Singletrack Magazine Issue 117: Editorial

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Strength through respect

Words Chipps

2017 saw car brand Porsche retire from endurance, Le Mans-style bike racing (it’s off to do fully electric racing). Rather than gloating about one of its rivals leaving the scene, Toyota used the opportunity to run a video thanking Porsche for its competition over the years and for pushing Toyota to improve. Porsche had done the same when Audi withdrew at the end of 2016, asking it to ‘come back’ in a jokey advert featuring a Porsche tractor and a farmer with a scrubbing brush. 

Having a quality rival is always a good thing. It forces you to think differently and to strive to do better. Being a monopoly is never fun as there’s no reason to improve or to make your customers any happier. And the smaller your niche, the more it cements your stance as doing something right when someone else is doing the same. 

2017 also saw another long-established British mountain bike magazine, What Mountain Bike, cease printing. Obviously we know many of the staff there and fortunately they all seem to have gained, or retained, decent jobs in their chosen field, but it does mean that there’s one less print magazine out there. And, in a roundabout way, What Mountain Bike was part of Singletrack’s backstory. 

Many, many years ago, there was a magazine called Mountain Bike World, where I once worked. It concentrated on the finer things in the late nineties mountain bike scene, but the publisher launched a new product review-based magazine called Total Bike, which sounded the death knell for ‘World’. Total Bike ran for a few years and eventually morphed into What Mountain Bike. Mountain Bike World lasted a year after Total Bike’s launch and then quietly folded, much to the sadness of its very loyal readers.

Some of those readers, deprived of the kind of mountain bike content they wanted, started a website about their hobby, called GoFar (Get Out For A Ride). Eventually those readers bumped into the ex-Editor at Large of Mountain Bike World (that’ll be me), at assorted mountain bike events and the seeds for Singletrack were sown. 

It’s a small world, and it’s very, very interconnected, but as British mountain bikers, it’s our world, and any departure from the magazine racks should be mourned, regardless of who it is. With the march of the glowing screens that butt into everyone’s every waking moment, our rivals are not other paper magazines these days, but the jumble of cat videos, friends’ Facebook feeds, games and apps that clamour constantly for attention. 

There are very few places where those beeps and buzzes can be ignored, but it’s a pleasing fact that the act of reading a book, or magazine, accompanied by a favourite beverage, can often give the reader a few moments of solitude and a means of mental escape.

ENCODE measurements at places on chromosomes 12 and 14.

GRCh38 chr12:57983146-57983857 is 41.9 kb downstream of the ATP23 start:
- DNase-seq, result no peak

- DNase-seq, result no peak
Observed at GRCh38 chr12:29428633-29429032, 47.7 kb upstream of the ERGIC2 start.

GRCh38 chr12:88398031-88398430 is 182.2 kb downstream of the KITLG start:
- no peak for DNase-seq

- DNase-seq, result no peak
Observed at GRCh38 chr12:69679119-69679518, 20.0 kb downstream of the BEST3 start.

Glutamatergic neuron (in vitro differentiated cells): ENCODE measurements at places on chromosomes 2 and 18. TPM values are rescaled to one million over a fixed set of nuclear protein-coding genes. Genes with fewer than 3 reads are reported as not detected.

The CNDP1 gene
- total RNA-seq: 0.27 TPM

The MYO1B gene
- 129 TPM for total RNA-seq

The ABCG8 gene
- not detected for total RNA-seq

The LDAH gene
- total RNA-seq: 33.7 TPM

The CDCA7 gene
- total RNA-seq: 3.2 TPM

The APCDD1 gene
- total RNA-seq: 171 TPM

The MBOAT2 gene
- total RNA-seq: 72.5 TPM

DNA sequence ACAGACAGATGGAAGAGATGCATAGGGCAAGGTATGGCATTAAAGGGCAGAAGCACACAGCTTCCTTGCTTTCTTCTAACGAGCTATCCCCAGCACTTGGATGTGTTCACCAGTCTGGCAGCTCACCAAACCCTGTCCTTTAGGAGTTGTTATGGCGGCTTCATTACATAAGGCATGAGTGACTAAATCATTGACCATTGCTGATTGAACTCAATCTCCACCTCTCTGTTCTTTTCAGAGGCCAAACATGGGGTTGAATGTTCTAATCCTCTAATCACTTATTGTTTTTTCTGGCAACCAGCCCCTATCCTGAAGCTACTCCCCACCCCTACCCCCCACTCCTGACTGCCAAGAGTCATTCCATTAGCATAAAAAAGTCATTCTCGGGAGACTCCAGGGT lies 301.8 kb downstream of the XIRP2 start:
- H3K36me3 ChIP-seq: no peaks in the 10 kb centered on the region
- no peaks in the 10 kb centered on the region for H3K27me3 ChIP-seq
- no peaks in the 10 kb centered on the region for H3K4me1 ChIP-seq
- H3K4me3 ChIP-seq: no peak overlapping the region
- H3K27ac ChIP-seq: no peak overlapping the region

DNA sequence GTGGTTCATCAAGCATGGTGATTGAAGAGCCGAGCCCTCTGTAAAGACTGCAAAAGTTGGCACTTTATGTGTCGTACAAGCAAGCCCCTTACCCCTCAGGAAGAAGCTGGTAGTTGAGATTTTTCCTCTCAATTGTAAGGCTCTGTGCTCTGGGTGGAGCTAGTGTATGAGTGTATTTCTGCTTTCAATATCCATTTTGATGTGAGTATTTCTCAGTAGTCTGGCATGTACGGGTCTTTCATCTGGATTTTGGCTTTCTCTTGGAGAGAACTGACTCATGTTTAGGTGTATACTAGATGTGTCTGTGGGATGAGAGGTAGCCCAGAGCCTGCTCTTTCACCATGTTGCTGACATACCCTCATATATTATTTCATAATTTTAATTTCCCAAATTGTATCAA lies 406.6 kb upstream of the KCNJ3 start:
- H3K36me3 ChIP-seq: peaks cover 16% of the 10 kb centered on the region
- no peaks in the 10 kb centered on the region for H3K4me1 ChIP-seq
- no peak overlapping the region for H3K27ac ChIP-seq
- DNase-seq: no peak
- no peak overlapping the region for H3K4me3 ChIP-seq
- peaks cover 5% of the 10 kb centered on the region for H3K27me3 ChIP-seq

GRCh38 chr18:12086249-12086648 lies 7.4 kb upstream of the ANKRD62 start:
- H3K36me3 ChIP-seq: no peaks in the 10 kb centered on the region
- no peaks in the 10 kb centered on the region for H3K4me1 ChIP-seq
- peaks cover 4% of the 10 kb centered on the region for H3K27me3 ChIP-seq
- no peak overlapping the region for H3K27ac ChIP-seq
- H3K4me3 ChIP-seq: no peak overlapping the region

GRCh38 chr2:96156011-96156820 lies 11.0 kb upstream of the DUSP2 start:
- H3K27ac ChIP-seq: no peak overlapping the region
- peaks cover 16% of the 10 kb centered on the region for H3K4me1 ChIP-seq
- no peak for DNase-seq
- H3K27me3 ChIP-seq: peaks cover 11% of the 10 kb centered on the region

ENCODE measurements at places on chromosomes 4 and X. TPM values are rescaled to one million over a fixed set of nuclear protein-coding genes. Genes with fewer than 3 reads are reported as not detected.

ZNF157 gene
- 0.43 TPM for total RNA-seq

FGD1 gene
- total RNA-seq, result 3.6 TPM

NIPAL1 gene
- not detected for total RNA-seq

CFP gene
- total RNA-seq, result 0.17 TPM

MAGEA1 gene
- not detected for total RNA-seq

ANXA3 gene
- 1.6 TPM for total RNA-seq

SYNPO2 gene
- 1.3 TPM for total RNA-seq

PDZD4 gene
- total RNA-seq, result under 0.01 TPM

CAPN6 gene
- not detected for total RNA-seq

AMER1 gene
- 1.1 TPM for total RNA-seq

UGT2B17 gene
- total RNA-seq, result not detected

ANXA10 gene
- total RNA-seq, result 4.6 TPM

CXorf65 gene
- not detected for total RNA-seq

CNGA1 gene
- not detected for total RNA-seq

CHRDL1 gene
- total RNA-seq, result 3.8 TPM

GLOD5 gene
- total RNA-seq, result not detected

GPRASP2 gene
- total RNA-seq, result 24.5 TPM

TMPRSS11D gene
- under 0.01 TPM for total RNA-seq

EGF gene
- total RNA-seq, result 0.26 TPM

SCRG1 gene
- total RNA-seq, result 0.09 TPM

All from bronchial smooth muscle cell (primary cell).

The greatest isolator for getting away from it, though, both mentally and physically is always going to be when you’re out on the bike. An hour on the bike is more valuable than ten staring at a screen. Time is both more fluid, and more precious, when you’re breathing in the cool air of a loamy forest, or a Lakeland pass; when your only time limiter is what time sunset is, or when the tea shop shuts. 

Mountain biking is a great leveller – and a hard place to have any bitter rivalries, even if you try. Even that rider who always just beats you to the top of every climb is battling the same hill as you are. You’re in this together. We’re all in this together. We’re all mountain bikers and as long as we’re all getting out there and riding bikes, then we’re all winners. 


Singletrack Editor

Chipps wasn’t around for the dawn of mountain biking in the UK, but he likes to claim that he arrived in time for second breakfast (about the time he shows up for work, then…) starting in the bike trade in 1990 and becoming a full time mountain bike journalist at the start of 1994. Over the subsequent quarter century, he has seen mountain bike culture flourish and diversify and bike technology go from rigid steel frames to fully suspended carbon fibre (and sometimes back to rigid steel as well.)

His riding style is best described as ‘medium, wheels on the ground, trail riding’ though he’s been spotted doing everything from endurance downhill racing to 24 hour cross country racing. He favours mid-travel trail bikes and claims to be wheel-size, gear, brake and tyre agnostic. In fact, his garage spans most bicycle flavours, taking in steel hardtails, carbon trail bikes, even a mountain bike tandem, along with road, touring and gravel/cyclocross bikes.

While he’s happy to chat about bikes all day, his real interest is in the people and places that bikes can introduce you to and he talks as fondly about the trails he’s ridden and riders he’s met as the bikes that took him there.

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